This gingerbread men recipe is an absolute classic – it’s our go-to for brilliant results every time.
This recipe makes the perfect gingerbread men: firm and crisp around the edges and soft and doughy towards the middle. Gingerbread is quick and easy to make but it really benefits from being rested and chilled in between stages. If you can leave the dough to cool in the fridge overnight, and again once you’ve cut the shapes, you will get the best results. That is: firm and crisp around the edges, soft in the centre. It also helps the gingerbread men to keep their shape while they’re cooking, for a really professional-looking finish, worthy of the Hummingbird Bakery.
- 400g plain flour
- ¾ tsp bicarbonate of soda
- 2 tsp ground ginger
- 2 tsp ground cinnamon
- ½ tsp ground allspice
- ¼ tsp ground nutmeg
- ½ tsp salt
- 180g unsalted butter, at room temperature
- 125g soft dark brown sugar or dark muscovado sugar
- 1 egg
- 125g black treacle
- 1 egg white
- ½ tsp freshly squeezed lemon juice
- 310g icing sugar, sifted
- food colouring, optional
You will need:
- gingerbread biscuit cutters
- a baking tray, lined with greaseproof paper
- Sift together the flour, bicarbonate of soda, ginger, cinnamon, allspice, nutmeg and salt in a large bowl and set aside.
- Put the butter and sugars in a freestanding electric mixer with a paddle attachment (or use a handheld electric whisk) and cream on slow speed until light and fluffy. Turn the mixer up to medium speed and beat in the egg and treacle, scraping any unmixed ingredients from the side of the bowl with a rubber spatula.
- Turn the mixer back down to slow speed and slowly add the flour mixture a couple of tablespoons at a time, stopping often to scrape any unmixed ingredients from the side of the bowl with a rubber spatula. Once an even dough has formed, take it out of the mixer, divide into 3 and wrap each piece in clingfilm. Leave to rest overnight in the fridge if you have time.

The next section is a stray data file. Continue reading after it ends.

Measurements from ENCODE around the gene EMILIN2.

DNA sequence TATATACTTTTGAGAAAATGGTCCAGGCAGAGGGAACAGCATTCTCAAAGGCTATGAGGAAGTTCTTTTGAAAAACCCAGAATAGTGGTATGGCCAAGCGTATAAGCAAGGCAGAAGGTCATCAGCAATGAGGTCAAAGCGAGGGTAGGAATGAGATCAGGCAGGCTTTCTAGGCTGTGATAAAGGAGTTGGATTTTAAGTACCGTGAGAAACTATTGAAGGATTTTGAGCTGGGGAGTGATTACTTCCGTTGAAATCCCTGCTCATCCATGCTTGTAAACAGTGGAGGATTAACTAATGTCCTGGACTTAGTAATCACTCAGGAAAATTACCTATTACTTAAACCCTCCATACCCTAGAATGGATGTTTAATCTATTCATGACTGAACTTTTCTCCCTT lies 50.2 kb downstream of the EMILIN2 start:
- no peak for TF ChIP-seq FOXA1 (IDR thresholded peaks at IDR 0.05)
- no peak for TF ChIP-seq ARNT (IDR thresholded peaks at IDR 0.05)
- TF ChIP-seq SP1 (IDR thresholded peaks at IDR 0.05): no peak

- When you are ready to bake the cookies, preheat the oven to 170°C/325°F/Gas 3. Take the dough out of the fridge and leave to soften for about 10 minutes. Lightly dust a clean work surface with flour and roll out the dough to a thickness of about 4 mm with a rolling pin. Cut out your gingerbread (opens in new tab) man shapes with the biscuit cutters. Arrange the cookies on the prepared baking trays and bake in the preheated oven for about 10–15 minutes.
- Leave the cookies to cool slightly on the trays before turning out onto a wire cooling rack to cool completely.
- Beat the egg white and lemon juice together in a freestanding electric mixer with a paddle attachment (or use a handheld electric whisk). Gradually start adding the icing sugar, mixing well after each addition to ensure all sugar is incorporated. Whisk until you get stiff peaks. If the icing is too runny, add a little more sugar. Stir in a couple of drops of food colouring, if using, and decorate the cookies.
This recipe is taken from The Hummingbird Bakery Cookbook by Tarek Malouf and The Hummingbird Bakers
Published by Ryland Peters & Small
Text © Tarek Malouf and The Hummingbird Bakers
Photography copyright Ryland Peters & Small
Top tips for making Hummingbird Bakery’s gingerbread men recipe
Avoid over-greasing your baking tray or using too much butter on it as this can cause your gingerbread men to spread while baking. Swap the oil for baking paper or use a silicone baking mat instead.
Should gingerbread be soft or crunchy?
Gingerbread should be be mostly soft, with just a little bit of crunch around the edge of the biscuits and a chewy, supple centre. If your biscuits come out too thin and crisp all the way through, you’ve might have simply cooked them for too long. You can serve gingerbread hard – it might even be better if you’re using it to build a gingerbread house, and some people prefer hard biscuits to dip in milk, but in general we think it’s at its best when it’s firm at the edges and soft in the middle.
Why does my gingerbread taste so bland?
Gingerbread should be strong and spicy – a real taste explosion. If you’ve followed the recipe to the tee and your gingerbread is on the bland side, check your spices. Ground ginger is one of those underused spices that can sit on the rack for months (even years), and while it won’t go off, it will lose its potency after 6 months or so.
Can I make gingerbread dough in advance?
You certainly can, in fact we find the dough is often better when it’s made in advance and left to chill overnight or even for a couple of days. You can also cook a batch of the dough well in advance and freeze it in portions until needed.
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